As I go on with my research, I recognise that, the Faith Capital surely is a significant enabler, worthy of personal consideration and use.

The Role of Faith in my PhD Research

Faith is central to me. This stems from a background deeply rooted in the belief of there being more to life than what my natural eyes see. Living, experiencing and exploring the world have constructed the manner in which I approach situations, experiences and ideas.
It is an essential element of my life because it carries within it, a demonstration of how I ought to go about living – dashing across professional and societal aspects, to the most ordinary of practises and rituals within the everyday life of Emmanuel. It characterises my lifestyle, orders my steps and motivates me to improve upon myself.

As I am an individual of faith, looking into how faith helps international students navigate their studies, I realise this would undoubtedly shape the way I approach my PhD research. My perspective is centred on my background as a Christian Nigerian man looking into ways of life different to mine. In addition to that, I am one who has experienced substantial cultural refinement, having studied in diverse UK campuses since 2012, learning and unlearning some presuppositions. Thus, my standpoint diverges against its own self. My interaction with others, and thus considerations about research design, including data collection methods must be undertaken with empathy, tolerance and understanding – bearing in mind at all times that cultures present people with different ways of perceiving the world – ways unique to them, and them alone.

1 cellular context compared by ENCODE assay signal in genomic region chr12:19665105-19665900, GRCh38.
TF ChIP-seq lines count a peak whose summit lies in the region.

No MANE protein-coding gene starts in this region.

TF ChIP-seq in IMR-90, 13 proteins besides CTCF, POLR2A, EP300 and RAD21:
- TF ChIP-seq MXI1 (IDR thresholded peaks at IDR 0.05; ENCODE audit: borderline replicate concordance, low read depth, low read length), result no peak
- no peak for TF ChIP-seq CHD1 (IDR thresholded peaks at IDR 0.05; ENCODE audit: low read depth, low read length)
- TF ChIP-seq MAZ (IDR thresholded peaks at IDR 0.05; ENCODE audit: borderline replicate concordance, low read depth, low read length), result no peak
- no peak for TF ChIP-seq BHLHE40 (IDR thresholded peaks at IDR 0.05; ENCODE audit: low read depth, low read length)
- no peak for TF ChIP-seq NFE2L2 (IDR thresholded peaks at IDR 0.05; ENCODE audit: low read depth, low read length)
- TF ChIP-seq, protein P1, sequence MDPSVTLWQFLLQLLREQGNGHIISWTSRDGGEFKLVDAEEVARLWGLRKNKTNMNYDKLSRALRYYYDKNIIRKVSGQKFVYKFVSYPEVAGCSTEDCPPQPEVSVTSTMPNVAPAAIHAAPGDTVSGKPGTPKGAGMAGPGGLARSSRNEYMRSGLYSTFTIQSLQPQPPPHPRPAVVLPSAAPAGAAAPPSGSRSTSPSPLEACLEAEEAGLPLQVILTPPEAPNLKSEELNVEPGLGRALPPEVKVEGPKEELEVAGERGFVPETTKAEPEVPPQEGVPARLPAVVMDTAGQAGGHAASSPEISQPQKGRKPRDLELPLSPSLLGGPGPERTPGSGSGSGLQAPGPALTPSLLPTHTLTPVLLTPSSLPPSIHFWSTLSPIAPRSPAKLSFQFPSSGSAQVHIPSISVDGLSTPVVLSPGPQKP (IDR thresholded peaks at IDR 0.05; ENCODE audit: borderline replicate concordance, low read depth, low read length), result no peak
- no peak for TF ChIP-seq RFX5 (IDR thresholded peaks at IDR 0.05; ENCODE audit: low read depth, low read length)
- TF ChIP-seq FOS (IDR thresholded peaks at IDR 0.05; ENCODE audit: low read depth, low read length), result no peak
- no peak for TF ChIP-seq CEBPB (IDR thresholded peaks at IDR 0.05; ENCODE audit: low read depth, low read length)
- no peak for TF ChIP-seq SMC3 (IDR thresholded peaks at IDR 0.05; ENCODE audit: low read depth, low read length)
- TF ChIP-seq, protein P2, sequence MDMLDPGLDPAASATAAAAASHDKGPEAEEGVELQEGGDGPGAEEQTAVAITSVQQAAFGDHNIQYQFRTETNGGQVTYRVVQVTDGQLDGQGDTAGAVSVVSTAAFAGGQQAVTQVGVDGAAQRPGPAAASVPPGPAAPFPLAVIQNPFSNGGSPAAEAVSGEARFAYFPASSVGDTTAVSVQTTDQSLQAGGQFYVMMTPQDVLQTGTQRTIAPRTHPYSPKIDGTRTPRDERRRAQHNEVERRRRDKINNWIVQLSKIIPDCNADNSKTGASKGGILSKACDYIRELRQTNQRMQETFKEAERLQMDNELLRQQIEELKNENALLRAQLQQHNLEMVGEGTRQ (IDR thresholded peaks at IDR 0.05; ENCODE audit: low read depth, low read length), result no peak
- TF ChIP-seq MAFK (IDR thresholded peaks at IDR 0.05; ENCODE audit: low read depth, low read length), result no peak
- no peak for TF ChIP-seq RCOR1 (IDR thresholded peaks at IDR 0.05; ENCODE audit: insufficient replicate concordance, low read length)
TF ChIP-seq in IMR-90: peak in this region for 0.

The focus, therefore, is on my ability to use my background in exploring others efficiently; researching and critiquing, in order to draw up findings impactful and true to myself and others.

I am interested in exploring how faith contributes to the academic experience of international students. In this, my faith shall act as an avenue for me to explore identity and difference, zooming in on the reality of being an international student of faith in British Higher Education.

As a result of my faith, I am mindful of difference in viewpoints between my participants and me. I am more than willing to maintain researcher integrity; by being non-judgemental about other perspectives and acknowledging feelings and opinions contrary to mine.

As I undertake this research, the question for me becomes: how can my faith guide, inspire and contribute to my research output?